Signs that make me laugh: “Cats, Eye Fashion”

I’ve come up with three possible interpretations of this sign.

a) this store sells an assortment of cats and eye glasses (as the punctuation would seem to indicate)

b) this store sells tiny eye glasses designed for cats (“Cats’ Eye Fashion”)

c) this store sells fashion items that would meet with the approval of a discerning cat (“Cat’s Eye Fashion”)

Option c) seems most likely, though I never knew cats had an eye for fashion. 

And that still doesn’t explain why they are the “trusted name in retail and wholesale.”  Who buys fashion wholesale?  Certainly not cats.

La-DI$COUNT has nothing on Cats, Eye Fashion.

Eight Theses on Authority in the Church

I’ve been reflecting theologically on the problem of authority in the Church for a number of years now.  It is a notoriously difficult topic.  Disagreements over authority have been at the heart of many of the divisions in the Church since the Reformation, and questions of authority remain among the most difficult issues discussed in ecumenical dialogue.  

I became interested in the topic mostly because my own tradition (Salvation Army) has such an extremely hierarchical authority structure, and it seemed to me that its hierarchical structure was out of line with the Army’s otherwise egalitarian view of redeemed humanity.   For my master’s thesis I investigated the development of the SA’s governance, and found that it was supported by basically a utilitarian argument: there is no biblical model for church structure, therefore we can use whatever is most “effective,” and what could be more effective than organizing ourselves as an Army?    I would suggest that the argument no longer holds even on its own terms (that is, that the military structure is no longer “effective” in the way it may have been in the 1880s), and also that the presupposition on which it is built (that we are free to use whatever is most effective) is questionable at best.   If you want to know more about that I’ll be happy to send you my thesis.

The following theses are posted here as food for thought.  They certainly aren’t comprehensive, but I offer them as some basic principles to be kept in mind when thinking about questions of authority in the Church.   If you read between the lines you can see how my experiences with the Army’s structure are acting as an invisible foil for much of what I’m writing here.  However, I’ve tried to formuate these ideas into constructive propositions which should be applicable in any ecclesial context.

  1. Authority in the Church is, first and foremost, a theological issue.  As the people of God, we must always keep the Truine God in view as we think about our life together, whether we are addressing issues of faith or practice.  The theological question of authority must provide the normative specification for the practice of excercising authority, i.e., the ins and outs of how authority is exercised in the church.  We cannot bracket out theological questions in our discussion of authority, blindly adopting practices from the world of business or elsewhere, without measuring them against the character of God as the authority to which all other authorities must answer.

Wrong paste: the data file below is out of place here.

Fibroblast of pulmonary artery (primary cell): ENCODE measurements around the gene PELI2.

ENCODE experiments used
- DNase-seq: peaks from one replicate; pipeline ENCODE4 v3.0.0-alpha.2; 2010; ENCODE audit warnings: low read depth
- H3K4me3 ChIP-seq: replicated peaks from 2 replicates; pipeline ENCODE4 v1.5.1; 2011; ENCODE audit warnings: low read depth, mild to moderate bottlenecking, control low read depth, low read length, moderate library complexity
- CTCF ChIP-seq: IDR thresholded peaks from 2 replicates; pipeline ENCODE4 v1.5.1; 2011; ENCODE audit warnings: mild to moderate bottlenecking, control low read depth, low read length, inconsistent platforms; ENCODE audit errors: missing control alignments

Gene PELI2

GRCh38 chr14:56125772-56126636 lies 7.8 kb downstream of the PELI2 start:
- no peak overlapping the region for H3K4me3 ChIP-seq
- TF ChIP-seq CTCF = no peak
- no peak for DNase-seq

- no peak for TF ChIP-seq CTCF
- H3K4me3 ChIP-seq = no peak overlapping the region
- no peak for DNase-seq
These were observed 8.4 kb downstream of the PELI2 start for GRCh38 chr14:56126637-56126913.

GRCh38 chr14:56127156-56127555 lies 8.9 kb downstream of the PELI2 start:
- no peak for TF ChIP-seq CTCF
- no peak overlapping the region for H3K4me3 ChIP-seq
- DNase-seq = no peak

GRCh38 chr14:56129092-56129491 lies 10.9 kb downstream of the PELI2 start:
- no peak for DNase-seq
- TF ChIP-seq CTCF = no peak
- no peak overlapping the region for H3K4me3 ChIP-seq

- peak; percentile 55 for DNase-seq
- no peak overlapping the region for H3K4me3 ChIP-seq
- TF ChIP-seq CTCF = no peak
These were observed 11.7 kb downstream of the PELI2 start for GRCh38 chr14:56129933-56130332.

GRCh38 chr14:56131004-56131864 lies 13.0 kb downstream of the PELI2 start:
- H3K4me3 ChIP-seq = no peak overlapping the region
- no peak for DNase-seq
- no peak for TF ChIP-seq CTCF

2. Jesus Christ is the head of the church and the ultimate authority to which every Christian and the church as a whole must answer.  We all answer to one Lord, who is the embodiment of truly human and truly divine authority.  Christ, as truly God and truly human, shows us the character of God and the character of our new humanity as it is intended to be.  His humanity is the standard towards which we strive. However, as we are all pilgrims moving towards the realization of this fully redeemed humanity, it must be absolutely maintained that Christ’s authority is unique.  Jesus is the one head of the church, no one can presume to encroach upon his authority. In the Church, his voice must be allowed to speak in a singular way, and all nations, cultures, ideologies, and persons (including Church leaders) must place themselves under this authority.
  3. The Scriptures contain the authoritative witness to Jesus Christ, and as such must always be allowed to speak over and against human authorities in the Church. The Bible is the normative source of our knowledge of Christ, and the medium through which God has graciously chosen to preserve the record of his self-revealing acts in history.  As such, the Scriptures are the uniquely inspired standard against which all claims concerning Jesus Christ – and therefore all claims regarding authority in the Church – must be measured.  The place of Scripture, as the standard for Christian faith, must be maintained in any system of authority.  All human authorities in the church must be answerable to the unique witness of Scripture.